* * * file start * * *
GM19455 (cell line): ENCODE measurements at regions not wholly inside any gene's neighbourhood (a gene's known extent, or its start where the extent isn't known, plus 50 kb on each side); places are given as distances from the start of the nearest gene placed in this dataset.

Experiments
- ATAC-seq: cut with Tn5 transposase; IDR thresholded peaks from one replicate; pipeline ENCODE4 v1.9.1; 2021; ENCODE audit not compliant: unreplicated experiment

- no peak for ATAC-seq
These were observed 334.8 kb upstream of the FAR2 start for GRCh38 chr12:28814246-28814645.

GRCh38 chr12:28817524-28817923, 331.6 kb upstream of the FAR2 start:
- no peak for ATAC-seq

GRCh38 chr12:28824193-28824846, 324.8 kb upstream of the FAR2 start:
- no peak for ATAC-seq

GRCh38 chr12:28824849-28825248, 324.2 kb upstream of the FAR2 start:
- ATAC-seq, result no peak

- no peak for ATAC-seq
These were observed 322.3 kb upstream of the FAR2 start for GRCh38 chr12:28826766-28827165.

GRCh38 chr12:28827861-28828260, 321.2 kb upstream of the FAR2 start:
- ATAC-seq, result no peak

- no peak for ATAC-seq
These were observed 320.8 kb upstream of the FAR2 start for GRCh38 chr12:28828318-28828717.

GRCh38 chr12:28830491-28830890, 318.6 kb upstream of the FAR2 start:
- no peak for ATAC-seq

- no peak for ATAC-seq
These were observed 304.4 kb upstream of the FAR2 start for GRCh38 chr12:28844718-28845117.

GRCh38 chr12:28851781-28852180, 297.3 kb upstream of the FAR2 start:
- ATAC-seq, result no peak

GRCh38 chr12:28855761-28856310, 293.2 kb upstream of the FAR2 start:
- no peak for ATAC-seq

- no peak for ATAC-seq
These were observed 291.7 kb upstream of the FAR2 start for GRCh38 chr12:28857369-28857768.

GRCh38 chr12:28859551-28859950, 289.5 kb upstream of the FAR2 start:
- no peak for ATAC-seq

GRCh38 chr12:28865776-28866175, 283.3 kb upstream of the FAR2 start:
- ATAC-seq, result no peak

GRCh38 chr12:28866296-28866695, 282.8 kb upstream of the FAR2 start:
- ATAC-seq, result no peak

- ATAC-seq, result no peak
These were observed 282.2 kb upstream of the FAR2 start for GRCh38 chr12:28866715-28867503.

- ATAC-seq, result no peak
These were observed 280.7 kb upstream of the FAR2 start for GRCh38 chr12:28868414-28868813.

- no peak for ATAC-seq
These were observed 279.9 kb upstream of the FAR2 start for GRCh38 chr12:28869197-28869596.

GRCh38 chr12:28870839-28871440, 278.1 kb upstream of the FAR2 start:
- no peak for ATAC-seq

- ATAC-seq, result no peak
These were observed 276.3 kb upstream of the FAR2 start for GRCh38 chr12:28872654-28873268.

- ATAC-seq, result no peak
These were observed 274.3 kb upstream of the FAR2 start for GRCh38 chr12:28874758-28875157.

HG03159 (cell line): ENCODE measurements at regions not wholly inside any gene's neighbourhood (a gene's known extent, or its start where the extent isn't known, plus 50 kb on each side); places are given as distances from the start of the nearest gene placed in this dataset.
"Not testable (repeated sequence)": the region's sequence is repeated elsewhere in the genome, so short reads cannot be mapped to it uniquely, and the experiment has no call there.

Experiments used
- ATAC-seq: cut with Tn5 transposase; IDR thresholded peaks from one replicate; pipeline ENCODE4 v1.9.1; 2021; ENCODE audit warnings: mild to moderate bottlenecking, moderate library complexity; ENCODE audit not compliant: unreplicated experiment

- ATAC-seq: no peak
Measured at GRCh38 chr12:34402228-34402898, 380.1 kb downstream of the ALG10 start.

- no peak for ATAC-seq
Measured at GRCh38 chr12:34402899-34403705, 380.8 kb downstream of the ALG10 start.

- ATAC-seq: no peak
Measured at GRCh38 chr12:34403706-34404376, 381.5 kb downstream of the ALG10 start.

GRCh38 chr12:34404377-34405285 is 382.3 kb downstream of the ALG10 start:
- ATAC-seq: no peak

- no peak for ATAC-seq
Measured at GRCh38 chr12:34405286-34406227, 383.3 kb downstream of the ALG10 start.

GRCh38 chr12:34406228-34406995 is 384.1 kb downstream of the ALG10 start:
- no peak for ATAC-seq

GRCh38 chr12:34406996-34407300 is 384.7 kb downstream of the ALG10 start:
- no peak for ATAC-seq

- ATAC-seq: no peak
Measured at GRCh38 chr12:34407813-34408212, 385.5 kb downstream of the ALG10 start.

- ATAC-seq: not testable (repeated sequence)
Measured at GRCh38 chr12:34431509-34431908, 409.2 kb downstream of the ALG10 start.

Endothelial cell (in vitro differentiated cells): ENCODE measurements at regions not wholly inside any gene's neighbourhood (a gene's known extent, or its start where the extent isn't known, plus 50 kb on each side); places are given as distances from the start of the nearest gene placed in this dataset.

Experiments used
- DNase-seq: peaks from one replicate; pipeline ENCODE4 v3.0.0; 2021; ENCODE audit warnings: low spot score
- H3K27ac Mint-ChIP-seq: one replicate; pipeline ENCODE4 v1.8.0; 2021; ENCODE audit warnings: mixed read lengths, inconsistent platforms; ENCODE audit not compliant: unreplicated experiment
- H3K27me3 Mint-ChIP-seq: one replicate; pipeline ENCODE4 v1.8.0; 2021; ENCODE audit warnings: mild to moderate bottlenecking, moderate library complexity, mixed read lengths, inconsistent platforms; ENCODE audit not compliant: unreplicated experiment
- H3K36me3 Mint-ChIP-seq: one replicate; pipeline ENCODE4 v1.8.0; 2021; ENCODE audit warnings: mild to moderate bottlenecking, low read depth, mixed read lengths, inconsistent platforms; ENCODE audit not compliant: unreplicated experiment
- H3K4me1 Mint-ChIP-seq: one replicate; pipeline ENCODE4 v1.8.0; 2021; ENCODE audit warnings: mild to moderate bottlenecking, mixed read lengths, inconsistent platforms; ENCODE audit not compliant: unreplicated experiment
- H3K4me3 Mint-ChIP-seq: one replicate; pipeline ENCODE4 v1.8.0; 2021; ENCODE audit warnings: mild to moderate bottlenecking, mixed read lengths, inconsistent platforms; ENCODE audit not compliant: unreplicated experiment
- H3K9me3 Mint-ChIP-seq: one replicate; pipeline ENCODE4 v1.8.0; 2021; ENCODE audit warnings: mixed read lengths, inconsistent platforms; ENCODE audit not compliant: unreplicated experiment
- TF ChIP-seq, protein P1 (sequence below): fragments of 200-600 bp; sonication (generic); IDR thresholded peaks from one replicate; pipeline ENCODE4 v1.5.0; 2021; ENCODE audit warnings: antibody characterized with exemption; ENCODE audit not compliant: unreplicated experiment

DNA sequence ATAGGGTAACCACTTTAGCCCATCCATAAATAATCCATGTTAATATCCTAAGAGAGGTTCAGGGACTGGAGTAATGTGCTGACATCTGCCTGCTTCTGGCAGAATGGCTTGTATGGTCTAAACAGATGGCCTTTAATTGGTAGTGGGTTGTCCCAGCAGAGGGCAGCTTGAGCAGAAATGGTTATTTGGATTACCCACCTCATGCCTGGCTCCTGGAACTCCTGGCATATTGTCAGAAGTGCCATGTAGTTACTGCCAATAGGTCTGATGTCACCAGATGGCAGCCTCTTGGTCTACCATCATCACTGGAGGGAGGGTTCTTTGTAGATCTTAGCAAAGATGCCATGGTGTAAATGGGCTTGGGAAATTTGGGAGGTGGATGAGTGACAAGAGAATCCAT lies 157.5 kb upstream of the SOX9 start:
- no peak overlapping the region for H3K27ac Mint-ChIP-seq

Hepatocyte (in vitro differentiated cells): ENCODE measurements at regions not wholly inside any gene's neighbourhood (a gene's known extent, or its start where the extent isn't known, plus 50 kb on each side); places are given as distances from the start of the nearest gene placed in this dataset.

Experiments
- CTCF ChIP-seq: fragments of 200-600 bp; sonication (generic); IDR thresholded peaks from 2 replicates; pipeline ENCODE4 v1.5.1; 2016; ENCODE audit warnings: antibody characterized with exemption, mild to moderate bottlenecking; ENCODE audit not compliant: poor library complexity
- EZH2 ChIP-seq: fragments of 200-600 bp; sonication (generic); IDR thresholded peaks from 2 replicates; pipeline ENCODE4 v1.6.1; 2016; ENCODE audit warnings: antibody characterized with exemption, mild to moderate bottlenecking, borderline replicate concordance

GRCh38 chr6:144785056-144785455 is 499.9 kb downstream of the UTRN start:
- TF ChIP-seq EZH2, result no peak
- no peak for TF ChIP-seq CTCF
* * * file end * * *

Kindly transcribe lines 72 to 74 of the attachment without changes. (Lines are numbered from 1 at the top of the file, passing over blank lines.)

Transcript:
- H3K27me3 Mint-ChIP-seq: one replicate; pipeline ENCODE4 v1.8.0; 2021; ENCODE audit warnings: mild to moderate bottlenecking, moderate library complexity, mixed read lengths, inconsistent platforms; ENCODE audit not compliant: unreplicated experiment
- H3K36me3 Mint-ChIP-seq: one replicate; pipeline ENCODE4 v1.8.0; 2021; ENCODE audit warnings: mild to moderate bottlenecking, low read depth, mixed read lengths, inconsistent platforms; ENCODE audit not compliant: unreplicated experiment
- H3K4me1 Mint-ChIP-seq: one replicate; pipeline ENCODE4 v1.8.0; 2021; ENCODE audit warnings: mild to moderate bottlenecking, mixed read lengths, inconsistent platforms; ENCODE audit not compliant: unreplicated experiment